The National Advisory Committee for Aeronautics in session at Washington to discuss plans to place America foremost in the development of aviation.

…the enterprise has introduced Scrum into its development organizations, which were formerly using traditional management practices. Development organizations are in place and the Value Streams are set to develop product. The enterprise has additional functions and organs, such as management and operations, which lack a good connection to the development organizations—the Scrum Teams. Further, organizations for different products have no recognized way to interact with each other.

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Scrum Teams are in place, but direction (or the threat of interference) from legacy management structures causes confusion about the locus of control over product content and direction. Managers may be messing with the backlog or interfering with the Development Team during the Sprint, causing the team to fail Sprints or to trigger Emergency Procedure. Repeated violations of the Product Owners’ authority may make it difficult for teams to do their job to optimize value. It is possible that some Scrum Teams are failing to deliver valuable Regular Product Increments towards the Vision because a rough relationship between the Scrum Teams and management leads to noise in the requirements. Or management may be too passive in supporting the team—for example, by being lax in its responsibility to hold customers to business and contractual agreements at the corporate level.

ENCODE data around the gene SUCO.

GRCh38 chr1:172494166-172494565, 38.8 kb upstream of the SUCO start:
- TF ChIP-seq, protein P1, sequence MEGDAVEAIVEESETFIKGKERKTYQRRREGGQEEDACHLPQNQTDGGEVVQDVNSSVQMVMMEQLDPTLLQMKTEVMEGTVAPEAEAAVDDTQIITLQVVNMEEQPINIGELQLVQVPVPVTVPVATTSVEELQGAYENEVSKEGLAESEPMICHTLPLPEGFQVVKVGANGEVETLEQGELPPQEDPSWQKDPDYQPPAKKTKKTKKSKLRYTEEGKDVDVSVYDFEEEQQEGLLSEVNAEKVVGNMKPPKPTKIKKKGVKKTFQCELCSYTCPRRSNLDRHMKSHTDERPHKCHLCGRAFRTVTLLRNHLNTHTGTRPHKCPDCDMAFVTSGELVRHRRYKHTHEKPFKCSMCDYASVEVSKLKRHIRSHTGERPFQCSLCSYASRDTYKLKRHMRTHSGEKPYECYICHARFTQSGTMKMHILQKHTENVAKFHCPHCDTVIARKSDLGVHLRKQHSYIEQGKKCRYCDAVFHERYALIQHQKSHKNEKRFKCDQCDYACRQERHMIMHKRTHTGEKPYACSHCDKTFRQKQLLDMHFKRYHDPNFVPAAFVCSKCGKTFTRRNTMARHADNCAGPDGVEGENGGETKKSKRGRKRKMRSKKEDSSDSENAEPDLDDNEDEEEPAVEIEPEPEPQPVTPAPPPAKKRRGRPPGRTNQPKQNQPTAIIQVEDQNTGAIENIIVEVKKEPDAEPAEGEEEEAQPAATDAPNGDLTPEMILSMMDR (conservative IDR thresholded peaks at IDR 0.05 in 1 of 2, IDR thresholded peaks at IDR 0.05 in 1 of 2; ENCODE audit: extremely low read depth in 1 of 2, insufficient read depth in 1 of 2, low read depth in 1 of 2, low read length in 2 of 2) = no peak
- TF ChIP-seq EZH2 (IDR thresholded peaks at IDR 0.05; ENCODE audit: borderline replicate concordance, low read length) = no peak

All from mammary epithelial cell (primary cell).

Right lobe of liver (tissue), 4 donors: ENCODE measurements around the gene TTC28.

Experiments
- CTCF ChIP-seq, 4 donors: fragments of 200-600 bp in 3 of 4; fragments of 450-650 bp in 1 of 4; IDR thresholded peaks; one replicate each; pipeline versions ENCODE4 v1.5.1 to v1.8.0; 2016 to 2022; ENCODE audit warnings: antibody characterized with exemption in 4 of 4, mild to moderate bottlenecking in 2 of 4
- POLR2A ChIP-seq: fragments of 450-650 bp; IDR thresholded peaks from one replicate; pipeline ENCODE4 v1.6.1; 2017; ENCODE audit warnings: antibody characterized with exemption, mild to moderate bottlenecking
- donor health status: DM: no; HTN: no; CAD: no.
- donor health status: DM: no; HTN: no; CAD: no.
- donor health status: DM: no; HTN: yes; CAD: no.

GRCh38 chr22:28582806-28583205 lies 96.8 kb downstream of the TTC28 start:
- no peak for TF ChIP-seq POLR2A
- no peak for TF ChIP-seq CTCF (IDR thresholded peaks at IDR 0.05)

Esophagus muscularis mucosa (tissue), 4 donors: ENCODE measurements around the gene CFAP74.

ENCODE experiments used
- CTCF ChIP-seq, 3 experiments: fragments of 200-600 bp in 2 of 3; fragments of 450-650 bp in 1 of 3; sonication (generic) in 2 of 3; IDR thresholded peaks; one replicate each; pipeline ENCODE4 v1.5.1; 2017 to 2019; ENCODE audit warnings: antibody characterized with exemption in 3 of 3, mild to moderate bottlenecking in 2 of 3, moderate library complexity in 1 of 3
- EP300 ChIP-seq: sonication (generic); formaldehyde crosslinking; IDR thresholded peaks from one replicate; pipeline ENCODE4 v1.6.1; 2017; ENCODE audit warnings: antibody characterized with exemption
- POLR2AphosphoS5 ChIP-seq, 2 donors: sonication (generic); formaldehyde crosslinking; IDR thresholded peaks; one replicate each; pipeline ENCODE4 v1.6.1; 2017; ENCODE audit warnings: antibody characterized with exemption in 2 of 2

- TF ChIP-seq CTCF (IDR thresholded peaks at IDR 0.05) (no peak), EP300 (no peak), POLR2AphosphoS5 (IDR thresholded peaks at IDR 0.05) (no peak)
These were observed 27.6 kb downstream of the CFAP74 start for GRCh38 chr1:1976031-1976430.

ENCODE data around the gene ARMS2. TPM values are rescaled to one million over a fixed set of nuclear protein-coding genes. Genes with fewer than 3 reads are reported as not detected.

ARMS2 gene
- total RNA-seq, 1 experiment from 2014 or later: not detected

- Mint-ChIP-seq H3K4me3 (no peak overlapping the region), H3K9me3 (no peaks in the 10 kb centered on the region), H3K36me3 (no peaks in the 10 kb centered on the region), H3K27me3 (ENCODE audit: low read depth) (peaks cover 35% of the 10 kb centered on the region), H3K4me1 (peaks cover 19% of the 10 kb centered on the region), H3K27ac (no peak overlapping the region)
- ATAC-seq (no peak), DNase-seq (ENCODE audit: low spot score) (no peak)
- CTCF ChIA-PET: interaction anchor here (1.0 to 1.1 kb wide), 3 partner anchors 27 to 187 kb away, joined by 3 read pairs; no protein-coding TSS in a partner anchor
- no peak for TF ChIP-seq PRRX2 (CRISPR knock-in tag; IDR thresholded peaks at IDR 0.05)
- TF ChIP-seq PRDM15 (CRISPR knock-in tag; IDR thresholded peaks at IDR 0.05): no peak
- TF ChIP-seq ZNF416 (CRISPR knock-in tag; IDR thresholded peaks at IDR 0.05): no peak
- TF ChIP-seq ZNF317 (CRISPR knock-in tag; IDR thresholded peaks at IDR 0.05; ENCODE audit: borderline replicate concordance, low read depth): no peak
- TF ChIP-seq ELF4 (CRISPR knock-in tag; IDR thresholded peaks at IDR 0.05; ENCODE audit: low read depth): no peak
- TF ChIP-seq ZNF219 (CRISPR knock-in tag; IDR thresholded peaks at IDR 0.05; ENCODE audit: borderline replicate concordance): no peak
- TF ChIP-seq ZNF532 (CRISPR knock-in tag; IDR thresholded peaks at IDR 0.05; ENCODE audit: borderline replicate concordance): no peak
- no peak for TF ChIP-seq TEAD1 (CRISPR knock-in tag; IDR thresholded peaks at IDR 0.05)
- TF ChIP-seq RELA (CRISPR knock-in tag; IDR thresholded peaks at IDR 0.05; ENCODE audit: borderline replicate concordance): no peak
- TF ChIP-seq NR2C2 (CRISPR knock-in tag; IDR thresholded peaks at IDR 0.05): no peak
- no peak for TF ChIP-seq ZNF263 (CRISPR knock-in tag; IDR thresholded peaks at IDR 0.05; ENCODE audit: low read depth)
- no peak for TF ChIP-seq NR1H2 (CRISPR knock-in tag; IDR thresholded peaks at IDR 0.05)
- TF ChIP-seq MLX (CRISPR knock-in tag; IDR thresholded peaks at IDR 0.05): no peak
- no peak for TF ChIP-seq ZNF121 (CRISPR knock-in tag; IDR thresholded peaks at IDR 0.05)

Nonetheless, markets regularly present conflicting and changing needs, and stakeholders (such as those with corporate shares, and managers with a stake in the corporate direction) will occasionally raise concerns or desires with respect to how the organization works. It’s important to make those concerns transparent. But just because management expresses such concerns doesn’t necessarily imply that it’s helpful for them to intervene in development work. A healthy Scrum Team that honors the authority of the Product Owner will treat management mandates much differently than market requests; to mix both of these discussions in the same forum can lead to confusion. The enterprise may need to change individual or collective product directions because of competitive issues, market changes, sales contracts, or technical challenges and opportunities in development. Each Product Owner Team needs to meet regularly with stakeholders to align perspectives and expectations across products and Value Streams.